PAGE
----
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Matthew Henry

Matthew Henry's Complete Commentary - Ezekiel 17:1-21

We must take all these verses together, that we may have the parable and the explanation of it at one view before us, because they will illustrate one another. 1. The prophet is appointed to put forth a riddle to the house of Israel (Ezek. 17:2), not to puzzle them, as Samson's riddle was put forth to the Philistines, not to hide the mind of God from them in obscurity, or to leave them in uncertainty about it, one advancing one conjecture and another another, as is usual in expounding riddles;... read more

John Gill

John Gills Exposition of the Bible Commentary - Ezekiel 17:20

And I will spread my net upon him, and he shall be taken in my snare ,.... See Gill on Ezekiel 12:13 ; where the same words are used, and of the same person: and I will bring him to Babylon ; though, as it is said in the place referred to, he should not see it, his eyes being put out before he was brought thither: and I will plead with him there for his trespass that he hath trespassed against me ; for though it was breaking covenant and oath with a Heathen prince, yet it was a... read more

Adam Clarke

Adam Clarke's Commentary on the Bible - Ezekiel 17:20

I will spread my net upon him - See the note on Ezekiel 12:13 . read more

John Calvin

John Calvin's Commentary on the Bible - Ezekiel 17:20

Verse 20 Here he points out the kind of punishment which he was about to inflict on King Zedekiah. He had said generally that his perfidy should fall upon his own head, but he now proceeds further, namely, that Zedekiah should be a captive. For God might chastise him by other means, but the prophecy was thereby confirmed, since the Prophet had clearly threatened Zedekiah as we see. But he speaks in the person of God that his language may have more weight. I will spread my net, says God, and he... read more

Spence, H. D. M., etc.

The Pulpit Commentary - Ezekiel 17:1-21

The parable of the vine. Sin of every sort has a baneful power of blinding the mind of the transgressor. The thief does not perceive the criminality of his act. He complains only of the law which is so severe. The drunkard does not perceive the culpability of his course. May he not order his life as he pleases? So is it in every case—even in the case of secret sin. The moral sense is blinded, infatuated, indurated. In all such instances some ingenious method is required to convince the... read more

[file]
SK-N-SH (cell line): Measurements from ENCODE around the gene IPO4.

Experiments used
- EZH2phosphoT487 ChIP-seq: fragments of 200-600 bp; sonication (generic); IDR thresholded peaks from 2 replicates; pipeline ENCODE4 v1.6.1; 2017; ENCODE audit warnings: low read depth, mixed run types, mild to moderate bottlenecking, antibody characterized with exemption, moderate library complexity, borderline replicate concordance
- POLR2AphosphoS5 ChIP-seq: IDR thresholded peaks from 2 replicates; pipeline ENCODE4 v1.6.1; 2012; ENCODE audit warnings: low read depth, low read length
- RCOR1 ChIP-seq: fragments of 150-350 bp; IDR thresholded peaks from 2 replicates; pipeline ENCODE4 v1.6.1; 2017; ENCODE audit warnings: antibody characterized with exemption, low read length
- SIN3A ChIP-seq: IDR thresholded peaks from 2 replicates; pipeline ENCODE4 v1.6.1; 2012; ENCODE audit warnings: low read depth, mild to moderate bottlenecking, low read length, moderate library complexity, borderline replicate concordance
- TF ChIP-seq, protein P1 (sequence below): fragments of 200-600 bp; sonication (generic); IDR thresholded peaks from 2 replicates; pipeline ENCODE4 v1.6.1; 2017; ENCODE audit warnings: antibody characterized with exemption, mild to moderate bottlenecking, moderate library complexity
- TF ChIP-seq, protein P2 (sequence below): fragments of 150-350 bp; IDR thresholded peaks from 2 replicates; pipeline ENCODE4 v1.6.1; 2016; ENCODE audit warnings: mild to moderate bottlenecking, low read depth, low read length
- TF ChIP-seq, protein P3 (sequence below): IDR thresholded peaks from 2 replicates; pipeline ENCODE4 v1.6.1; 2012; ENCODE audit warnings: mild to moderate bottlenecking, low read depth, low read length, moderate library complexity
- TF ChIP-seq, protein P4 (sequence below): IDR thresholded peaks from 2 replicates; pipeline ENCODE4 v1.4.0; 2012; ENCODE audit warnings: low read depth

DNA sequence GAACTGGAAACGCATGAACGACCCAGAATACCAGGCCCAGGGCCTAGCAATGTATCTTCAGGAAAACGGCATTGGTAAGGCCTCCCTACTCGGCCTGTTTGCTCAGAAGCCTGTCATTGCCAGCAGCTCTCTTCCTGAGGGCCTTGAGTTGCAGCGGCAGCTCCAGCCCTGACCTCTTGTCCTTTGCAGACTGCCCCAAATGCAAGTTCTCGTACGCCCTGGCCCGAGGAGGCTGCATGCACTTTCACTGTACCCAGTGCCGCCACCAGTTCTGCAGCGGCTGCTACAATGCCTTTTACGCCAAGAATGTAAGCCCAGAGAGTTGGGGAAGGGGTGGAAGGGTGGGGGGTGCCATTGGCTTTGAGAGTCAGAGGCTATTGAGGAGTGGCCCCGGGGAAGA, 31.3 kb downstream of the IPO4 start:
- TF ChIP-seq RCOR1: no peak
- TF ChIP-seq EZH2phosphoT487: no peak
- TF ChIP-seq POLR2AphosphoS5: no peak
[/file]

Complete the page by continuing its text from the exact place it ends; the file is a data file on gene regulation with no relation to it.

Spence, H. D. M., etc.

The Pulpit Commentary - Ezekiel 17:1-21

A parabolic setting forth of the relations of Judah to Babylon and Egypt. "And the word of the Lord came unto me, saying, Son of man, put forth a riddle, and speak a parable," etc. Let us notice— I. THE PARABLE AND ITS INTERPRETATION . It would be unwise to attempt to fix a definite meaning to every minute feature of the parable; and its chief features are interpreted for us by Ezekiel. The great eagle is intended to represent the King of Babylon, and, being a royal bird. it... read more

Spence, H. D. M., etc.

The Pulpit Commentary - Ezekiel 17:11-21

The sacredness of treaties. The Old Testament abounds in illustrations of the bearing of religion upon national and corporate life. In this passage of prophecy Ezekiel rebukes his countrymen for their disc, intent under the Assyrian rule, and for their treacherous intrigues with Egypt. Speaking in the name of the King of kings, he upbraids them for deliberate infraction of a covenant which they were bound to observe. He shows them that political action may be sinful, and that, when such is... read more

Spence, H. D. M., etc.

The Pulpit Commentary - Ezekiel 17:20

The words receive a special significance as being identical with those which Ezekiel had uttered in Ezekiel 12:13 , with the addition that the sin against Nebuchadnezzar as the vicegerent of Jehovah, was a sin against Jehovah himself as the God of faithfulness and truth. There, in Babylon, the real character of his sin should be brought home to the conscience of the blind and captive king. What follows in Ezekiel 12:21 , in like manner, reproduces Ezekiel 12:14 , Ezekiel 12:15 . read more

Joseph Benson

Joseph Benson's Commentary of the Old and New Testaments - Ezekiel 17:16-21

Ezekiel 17:16-21. As I live, saith the Lord, &c. This intimates how highly God resented the crime, and how sure and severe the punishment of it would be. He swears in his wrath, as he did, Psalms 95:11. Observe, reader, as God’s promises are confirmed with an oath, for comfort to the saints, so are his threatenings, for terror to the wicked. Surely in the place where the king dwelleth In Babylon, where Nebuchadnezzar dwells, who made him king, when he might have as easily made him... read more

Donald C. Fleming

Bridgeway Bible Commentary - Ezekiel 17:1-21

Zedekiah’s treachery (17:1-21)Another detailed illustration showed the exiles the significance of political developments in Jerusalem. Much had happened since they were taken from the city in 597 BC.In Ezekiel’s illustration a giant eagle broke off the top branches of a young cedar tree and carried them into a land of trade (17:1-4). (In 597 BC Babylon captured Jehoiachin, the Judean king, along with all the best of the people of Jerusalem, and carried them into Babylon; see 2 Kings 24:10-16.)... read more

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